8. Like all other legislations, privatisation legislation may be wrong, manipulated, manoeuvred, vested, rent-seeking, etc, and its implementation and execution partial or flawed or skewed, but what is needed: it must be discussed, exposed, brought to the court, and improved.

Finally, (and so far no one has been making this point) it must be demanded that as privatisation is lessening the size and burden of the government; in turn, burden of taxes on people must also be lightened. This will spur both growth and development.

Note: This article was completed in July 2007.

Tuesday, May 24, 2016

How to Privatize Successfully - Part I

Changing the economic system is not an easy task. And, of course, it is more complex when carried out half-heartedly. As privatisation is only a part of this process, it may not succeed if done in an isolated manner. It needs certain other changes and a competitive environment to bear fruit.

A case in point is Czechoslovakia. It provides us with a very good learning experience to see how after the fall of a collectivist state the gigantic task of changing the economic system was handled.

Presently, Dr Vaclav Klaus is President of the Czech Republic. He was Prime Minister from 1992 to 1997. Dr Klaus was one of the key members of a movement, Velvet Revolution, which overthrew communism in Czechoslovakia and one of the founders of the Czechoslovak Civic Forum Movement, the leading political organisation following the Velvet Revolution in 1989.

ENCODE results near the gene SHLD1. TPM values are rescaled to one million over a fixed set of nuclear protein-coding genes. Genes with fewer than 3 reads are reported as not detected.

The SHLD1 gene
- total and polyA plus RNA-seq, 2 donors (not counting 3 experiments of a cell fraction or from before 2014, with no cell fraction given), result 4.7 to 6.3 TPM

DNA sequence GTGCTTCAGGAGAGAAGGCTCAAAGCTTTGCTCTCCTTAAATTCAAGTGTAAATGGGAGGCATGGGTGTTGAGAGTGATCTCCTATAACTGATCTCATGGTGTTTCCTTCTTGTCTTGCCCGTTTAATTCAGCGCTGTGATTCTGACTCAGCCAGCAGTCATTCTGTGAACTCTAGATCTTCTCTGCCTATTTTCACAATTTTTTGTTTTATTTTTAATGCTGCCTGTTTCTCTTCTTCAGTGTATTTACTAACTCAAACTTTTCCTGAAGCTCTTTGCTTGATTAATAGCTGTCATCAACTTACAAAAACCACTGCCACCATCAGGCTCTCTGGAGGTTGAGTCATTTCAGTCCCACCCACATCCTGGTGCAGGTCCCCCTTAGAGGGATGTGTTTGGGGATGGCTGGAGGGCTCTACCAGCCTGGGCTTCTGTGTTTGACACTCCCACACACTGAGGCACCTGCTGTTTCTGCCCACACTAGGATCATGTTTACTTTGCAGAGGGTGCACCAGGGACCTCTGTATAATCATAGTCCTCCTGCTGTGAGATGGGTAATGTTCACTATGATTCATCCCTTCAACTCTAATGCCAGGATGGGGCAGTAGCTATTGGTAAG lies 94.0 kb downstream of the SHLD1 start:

He was the first non-Communist Finance Minister of Czechoslovakia. He is a highly awarded economist and politician, with many publications and awards, including the Schumpeter Prize for Economy. He is of the opinion that it is much more difficult to change the economic system. The starting point of this change in Czechoslovakia was liberalisation and de-regulation of markets.

This move consisted of three main liberalisation's:

i) price liberalisation, ii) trade liberalisation, and iii) business liberalisation. As to the price liberalisation, he says for others it is difficult to imagine but for 40 years people in Czechoslovakia had totally frozen and administered prices. So liberalising prices was a dramatic shock.

Making a comparison, he says Australians spent years or decades discussing liberalising the price of milk in Australia! But in Czechoslovakia they didn't have just one case of milk! They had hundreds, thousands of prices with possibly the same impact upon individuals in different groups of society.

The second move, trade liberalisation, was also a dramatic one. It meant opening the country after 40 years of semi-autocratic and protected economy. And, the third one was liberalisation of entry into the market for all types of enterprises, both private and foreign.

He says these three liberalisation's represented the first stage of transition, and not only changed the whole society but enormously increased the supply of goods and services also. It effected an equilibrium in the market overnight. It interrupted some of the old, deeply built-in behaviour of citizens; it attacked and endangered various old habits they inherited from the communist past.

He readily admits that realising such changes was socially difficult, politically relatively brave but technically easy because most of the measures required just had to be announced. Again citing the case of milk price, he says that to deregulate or liberalise the price of milk Australians, or for that matter anyone, don't need sophisticated theories.